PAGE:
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Meaghan Howat striving to give rugby players in Canada a positive experience
We caught up with the World Rugby Women’s Executive Leadership Scholarship recipient to talk about her life in the game, motherhood and her hopes for the future.
When a torn ACL effectively ended Meaghan Howat’s hopes of representing Canada at Rugby World Cup 2010, she reasoned that working in sport was the next best thing to playing it.
Howat had excelled at both rugby and hockey during her time as a student at the University of Guelph, being named female athlete of the year in 2007.
She went on to represent Canada in 15s, lining up at fly-half in a 25-3 defeat of Wales in Taff’s Well in November, 2007. But following her knee injury, Howat came to the agonising conclusion that she was unlikely to realise her ambition of playing at Rugby World Cup 2010 in England.
Instead, she returned to her studies and enrolled at the University of Notre Dame, where in 2011 she achieved her masters of business administration, with concentrations in both finance and marketing.
The decision paid off the following year when Rugby Canada appointed Howat as the manager of its national women’s programme. Although aged only 28, she had reservations about taking on such a role.
“I connected with a few people I knew from the organisation and then that kind of just worked out so well,” Howat told World Rugby.
🇨🇦 Congratulations to former @RugbyCanada international & current Board Member Meaghan Howat on being awarded a @WorldRugby Women’s Executive Leadership Scholarship for @RugbyAmericasN in 2021! #WomenInRugby #ChoosetoChallenge #RANRugby #IWD2021 pic.twitter.com/iyayrsywWw— RugbyAmericasNorth (@RugbyAmericasN) March 8, 2021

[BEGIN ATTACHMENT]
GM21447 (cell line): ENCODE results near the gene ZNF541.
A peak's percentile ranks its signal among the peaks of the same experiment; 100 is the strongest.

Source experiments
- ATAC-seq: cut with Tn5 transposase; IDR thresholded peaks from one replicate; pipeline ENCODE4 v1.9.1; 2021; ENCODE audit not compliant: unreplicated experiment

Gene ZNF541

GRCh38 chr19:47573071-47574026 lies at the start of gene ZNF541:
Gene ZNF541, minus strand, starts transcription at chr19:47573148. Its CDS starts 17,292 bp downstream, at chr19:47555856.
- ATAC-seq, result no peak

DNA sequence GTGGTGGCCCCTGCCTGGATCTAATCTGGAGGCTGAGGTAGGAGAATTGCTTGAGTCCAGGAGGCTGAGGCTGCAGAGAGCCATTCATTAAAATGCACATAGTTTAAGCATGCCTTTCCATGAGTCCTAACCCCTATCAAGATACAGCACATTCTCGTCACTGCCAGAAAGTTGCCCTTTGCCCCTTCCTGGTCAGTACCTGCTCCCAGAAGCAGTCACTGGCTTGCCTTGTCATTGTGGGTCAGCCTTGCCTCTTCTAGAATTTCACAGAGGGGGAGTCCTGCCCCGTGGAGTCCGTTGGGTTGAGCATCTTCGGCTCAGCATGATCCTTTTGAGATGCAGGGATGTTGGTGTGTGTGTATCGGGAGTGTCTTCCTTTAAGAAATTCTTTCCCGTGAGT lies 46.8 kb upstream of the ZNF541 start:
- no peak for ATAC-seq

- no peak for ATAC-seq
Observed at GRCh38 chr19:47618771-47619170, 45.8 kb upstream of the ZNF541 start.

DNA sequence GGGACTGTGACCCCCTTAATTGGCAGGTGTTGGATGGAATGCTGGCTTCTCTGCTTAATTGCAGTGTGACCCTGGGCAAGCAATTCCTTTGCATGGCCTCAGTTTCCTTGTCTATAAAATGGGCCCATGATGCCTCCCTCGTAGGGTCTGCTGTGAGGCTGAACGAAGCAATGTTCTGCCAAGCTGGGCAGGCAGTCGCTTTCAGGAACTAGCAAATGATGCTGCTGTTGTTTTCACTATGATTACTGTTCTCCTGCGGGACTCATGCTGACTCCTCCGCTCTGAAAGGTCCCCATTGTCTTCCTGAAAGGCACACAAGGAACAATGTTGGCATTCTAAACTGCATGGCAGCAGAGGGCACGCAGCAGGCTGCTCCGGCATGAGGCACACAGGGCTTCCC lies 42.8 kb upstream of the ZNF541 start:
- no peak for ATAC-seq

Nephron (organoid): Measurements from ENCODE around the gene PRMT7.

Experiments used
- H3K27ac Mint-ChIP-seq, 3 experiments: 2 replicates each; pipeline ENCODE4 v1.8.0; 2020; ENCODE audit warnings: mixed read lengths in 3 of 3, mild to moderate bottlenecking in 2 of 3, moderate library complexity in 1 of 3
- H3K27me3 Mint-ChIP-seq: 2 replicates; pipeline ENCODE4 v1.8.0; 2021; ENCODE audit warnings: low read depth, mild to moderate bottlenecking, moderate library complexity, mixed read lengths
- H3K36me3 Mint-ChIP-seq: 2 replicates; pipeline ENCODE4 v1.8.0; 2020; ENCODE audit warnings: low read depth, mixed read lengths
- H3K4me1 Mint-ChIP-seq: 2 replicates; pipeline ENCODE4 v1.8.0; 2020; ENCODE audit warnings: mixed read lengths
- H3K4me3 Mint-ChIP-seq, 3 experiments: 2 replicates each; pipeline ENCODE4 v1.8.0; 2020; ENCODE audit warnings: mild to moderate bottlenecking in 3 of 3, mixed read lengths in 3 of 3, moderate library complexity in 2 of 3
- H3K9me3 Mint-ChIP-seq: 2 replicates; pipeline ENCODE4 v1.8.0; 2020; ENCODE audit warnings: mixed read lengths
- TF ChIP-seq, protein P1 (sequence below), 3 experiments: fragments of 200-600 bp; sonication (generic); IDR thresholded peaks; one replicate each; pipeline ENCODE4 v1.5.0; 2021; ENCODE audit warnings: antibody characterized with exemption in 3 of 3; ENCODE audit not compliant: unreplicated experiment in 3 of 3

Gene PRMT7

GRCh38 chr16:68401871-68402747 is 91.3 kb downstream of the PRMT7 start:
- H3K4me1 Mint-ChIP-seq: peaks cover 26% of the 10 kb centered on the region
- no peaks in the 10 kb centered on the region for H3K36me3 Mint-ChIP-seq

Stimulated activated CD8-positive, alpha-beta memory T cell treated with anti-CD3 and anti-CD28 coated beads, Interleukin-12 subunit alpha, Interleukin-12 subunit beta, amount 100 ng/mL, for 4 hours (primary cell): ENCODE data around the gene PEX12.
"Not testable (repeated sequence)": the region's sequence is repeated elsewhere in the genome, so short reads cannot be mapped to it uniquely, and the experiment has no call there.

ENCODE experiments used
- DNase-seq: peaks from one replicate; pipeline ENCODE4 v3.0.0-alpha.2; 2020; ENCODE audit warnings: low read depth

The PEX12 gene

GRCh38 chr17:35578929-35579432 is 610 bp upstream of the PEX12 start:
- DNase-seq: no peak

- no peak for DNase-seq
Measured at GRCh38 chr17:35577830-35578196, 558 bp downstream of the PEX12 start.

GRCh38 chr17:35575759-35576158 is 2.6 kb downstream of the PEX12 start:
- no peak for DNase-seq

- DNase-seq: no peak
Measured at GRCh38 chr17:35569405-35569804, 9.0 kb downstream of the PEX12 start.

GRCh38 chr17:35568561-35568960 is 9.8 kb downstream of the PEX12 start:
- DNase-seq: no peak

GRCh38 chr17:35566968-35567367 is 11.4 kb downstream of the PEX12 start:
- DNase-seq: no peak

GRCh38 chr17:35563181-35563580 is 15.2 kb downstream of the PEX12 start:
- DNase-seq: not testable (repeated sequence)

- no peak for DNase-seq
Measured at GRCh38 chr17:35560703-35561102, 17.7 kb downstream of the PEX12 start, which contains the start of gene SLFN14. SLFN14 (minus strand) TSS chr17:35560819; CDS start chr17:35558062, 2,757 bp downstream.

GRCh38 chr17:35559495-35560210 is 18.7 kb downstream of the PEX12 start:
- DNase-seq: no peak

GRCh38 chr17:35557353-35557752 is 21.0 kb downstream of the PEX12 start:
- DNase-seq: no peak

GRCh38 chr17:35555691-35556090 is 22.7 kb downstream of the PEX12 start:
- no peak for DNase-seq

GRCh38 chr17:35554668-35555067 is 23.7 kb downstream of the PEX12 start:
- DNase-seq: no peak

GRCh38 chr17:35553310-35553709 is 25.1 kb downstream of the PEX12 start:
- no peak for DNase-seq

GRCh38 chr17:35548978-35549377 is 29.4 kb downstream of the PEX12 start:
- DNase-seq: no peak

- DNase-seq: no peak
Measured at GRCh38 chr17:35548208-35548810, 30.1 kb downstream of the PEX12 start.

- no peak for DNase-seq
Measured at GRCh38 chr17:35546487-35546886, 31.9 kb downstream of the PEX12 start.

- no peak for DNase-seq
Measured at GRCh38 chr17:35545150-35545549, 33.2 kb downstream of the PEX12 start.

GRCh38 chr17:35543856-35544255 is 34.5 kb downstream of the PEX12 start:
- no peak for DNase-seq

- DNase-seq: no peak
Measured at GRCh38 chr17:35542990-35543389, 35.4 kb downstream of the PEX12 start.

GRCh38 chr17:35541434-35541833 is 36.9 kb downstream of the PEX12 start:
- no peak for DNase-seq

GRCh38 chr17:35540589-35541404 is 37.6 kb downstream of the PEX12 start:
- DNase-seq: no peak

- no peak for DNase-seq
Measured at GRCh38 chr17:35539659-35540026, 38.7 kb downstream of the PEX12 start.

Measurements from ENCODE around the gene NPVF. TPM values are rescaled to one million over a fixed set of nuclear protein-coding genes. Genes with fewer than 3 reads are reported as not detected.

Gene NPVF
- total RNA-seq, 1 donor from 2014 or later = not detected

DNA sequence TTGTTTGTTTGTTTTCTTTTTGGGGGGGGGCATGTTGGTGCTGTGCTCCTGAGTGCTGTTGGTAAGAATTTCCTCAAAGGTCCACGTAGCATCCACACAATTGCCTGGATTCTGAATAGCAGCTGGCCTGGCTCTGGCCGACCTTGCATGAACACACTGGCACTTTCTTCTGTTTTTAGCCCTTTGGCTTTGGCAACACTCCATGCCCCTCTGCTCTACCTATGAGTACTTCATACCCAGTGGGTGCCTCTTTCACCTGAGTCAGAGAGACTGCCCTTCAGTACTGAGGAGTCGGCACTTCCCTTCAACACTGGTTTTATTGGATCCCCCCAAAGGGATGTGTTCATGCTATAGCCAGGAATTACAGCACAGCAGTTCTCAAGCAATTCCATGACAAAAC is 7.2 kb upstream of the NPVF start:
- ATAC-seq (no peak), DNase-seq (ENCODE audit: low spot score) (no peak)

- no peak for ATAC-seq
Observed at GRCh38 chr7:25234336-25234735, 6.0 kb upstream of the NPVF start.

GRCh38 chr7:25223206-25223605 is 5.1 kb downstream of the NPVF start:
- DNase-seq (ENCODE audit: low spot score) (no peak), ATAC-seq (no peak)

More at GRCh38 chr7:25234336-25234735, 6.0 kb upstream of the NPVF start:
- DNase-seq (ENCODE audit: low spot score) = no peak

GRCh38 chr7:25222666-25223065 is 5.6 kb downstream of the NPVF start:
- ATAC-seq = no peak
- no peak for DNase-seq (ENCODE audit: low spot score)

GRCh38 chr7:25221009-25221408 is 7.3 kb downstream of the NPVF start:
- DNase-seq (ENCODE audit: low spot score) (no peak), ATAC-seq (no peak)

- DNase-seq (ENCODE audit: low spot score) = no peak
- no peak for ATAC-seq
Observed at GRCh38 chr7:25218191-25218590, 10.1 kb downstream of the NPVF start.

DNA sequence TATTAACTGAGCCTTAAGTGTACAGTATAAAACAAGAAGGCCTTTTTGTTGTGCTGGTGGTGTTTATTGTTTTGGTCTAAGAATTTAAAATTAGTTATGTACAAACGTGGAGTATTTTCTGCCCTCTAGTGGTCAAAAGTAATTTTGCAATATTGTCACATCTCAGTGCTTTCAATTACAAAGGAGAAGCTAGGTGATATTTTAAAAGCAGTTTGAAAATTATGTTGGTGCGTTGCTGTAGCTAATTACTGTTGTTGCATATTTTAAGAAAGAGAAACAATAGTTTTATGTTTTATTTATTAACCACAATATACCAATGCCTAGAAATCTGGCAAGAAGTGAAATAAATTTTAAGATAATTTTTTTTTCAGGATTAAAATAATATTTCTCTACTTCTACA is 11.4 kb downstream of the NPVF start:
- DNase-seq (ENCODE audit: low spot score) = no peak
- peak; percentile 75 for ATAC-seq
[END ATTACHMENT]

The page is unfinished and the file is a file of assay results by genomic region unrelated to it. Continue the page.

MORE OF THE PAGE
“I remember telling Mike Chu at the time, I'm not sure this role is really for me… because you're so close to the Olympics, I know how important this role is.
“And, he said: 'Come give it a try and we'll work with you'. And, honestly, after my first tour to Dubai, I really loved the role. I loved working with the athletes.”
“Honoured and excited”
Howat jokes that “the rest is history, I suppose” and she’s right. Having worked briefly in finance following graduation, she knew that this was where she wanted to be.
“Once I started with Rugby Canada, there was no turning back,” Howat said.
Following four years in the role, which culminated with a bronze medal at the Rio 2016 Olympic Games, she was promoted to head up Rugby Canada’s sevens operations, overseeing both the men’s and women’s programmes.
Howat left Rugby Canada at the end of 2018. “I felt like I had done a lot and I wanted to have more opportunity to grow,” she said.
“It was sad. I loved the athletes that I worked with, I enjoyed working with my staff.”
Howat returned to the University of Guelph to become a manager of athlete services, and until May retained a place on the Rugby Canada board as an athlete representative.
It is her long-term goal to become Rugby Canada CEO and that ambition has ensured she has continued to scout out opportunities for professional development.
That is why she began a PhD at Guelph in 2020, and it is also the driving factor behind her decision to apply for the World Rugby Women’s Executive Leadership Scholarship.